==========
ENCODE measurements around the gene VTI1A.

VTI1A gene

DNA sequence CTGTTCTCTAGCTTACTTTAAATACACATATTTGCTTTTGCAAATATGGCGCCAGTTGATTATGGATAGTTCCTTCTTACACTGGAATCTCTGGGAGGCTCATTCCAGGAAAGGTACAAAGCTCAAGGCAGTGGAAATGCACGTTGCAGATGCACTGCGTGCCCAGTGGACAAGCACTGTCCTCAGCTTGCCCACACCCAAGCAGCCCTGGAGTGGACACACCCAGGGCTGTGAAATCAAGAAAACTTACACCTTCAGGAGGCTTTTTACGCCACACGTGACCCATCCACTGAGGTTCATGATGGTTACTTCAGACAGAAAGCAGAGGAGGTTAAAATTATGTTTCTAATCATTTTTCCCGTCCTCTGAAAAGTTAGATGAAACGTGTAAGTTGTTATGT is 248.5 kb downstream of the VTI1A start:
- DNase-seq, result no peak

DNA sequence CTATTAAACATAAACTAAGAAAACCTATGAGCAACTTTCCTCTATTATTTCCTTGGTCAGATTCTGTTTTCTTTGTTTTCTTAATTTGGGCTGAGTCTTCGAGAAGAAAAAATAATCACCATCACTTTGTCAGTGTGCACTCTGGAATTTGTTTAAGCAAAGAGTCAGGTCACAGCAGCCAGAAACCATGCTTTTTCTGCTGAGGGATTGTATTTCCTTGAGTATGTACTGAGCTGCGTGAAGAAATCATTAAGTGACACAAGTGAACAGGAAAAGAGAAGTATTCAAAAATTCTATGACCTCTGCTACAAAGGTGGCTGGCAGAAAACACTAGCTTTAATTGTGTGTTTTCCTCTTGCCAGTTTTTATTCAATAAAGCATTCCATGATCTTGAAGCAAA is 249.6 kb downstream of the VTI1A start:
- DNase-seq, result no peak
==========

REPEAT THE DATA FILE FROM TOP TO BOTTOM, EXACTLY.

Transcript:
ENCODE measurements around the gene VTI1A.

VTI1A gene

DNA sequence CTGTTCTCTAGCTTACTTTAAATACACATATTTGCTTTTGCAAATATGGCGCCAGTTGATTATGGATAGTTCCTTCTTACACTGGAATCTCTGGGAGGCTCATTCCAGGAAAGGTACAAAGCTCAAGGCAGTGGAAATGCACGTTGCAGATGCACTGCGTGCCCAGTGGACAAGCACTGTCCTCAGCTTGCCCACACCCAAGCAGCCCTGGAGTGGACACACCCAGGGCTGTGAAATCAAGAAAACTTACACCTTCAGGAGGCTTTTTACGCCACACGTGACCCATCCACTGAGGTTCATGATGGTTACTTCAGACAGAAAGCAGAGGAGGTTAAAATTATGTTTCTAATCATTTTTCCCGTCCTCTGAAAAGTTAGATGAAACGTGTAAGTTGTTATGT is 248.5 kb downstream of the VTI1A start:
- DNase-seq, result no peak

DNA sequence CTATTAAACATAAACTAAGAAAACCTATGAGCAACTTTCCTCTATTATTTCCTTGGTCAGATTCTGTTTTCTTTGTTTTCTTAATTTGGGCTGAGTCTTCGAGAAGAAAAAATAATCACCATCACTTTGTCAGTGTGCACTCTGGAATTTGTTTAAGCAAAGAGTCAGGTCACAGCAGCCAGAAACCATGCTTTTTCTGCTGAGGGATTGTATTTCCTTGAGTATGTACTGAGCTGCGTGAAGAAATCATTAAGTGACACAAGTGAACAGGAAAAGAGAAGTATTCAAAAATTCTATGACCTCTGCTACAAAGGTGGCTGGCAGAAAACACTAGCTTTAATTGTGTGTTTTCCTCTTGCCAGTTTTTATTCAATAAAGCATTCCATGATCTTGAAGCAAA is 249.6 kb downstream of the VTI1A start:
- DNase-seq, result no peak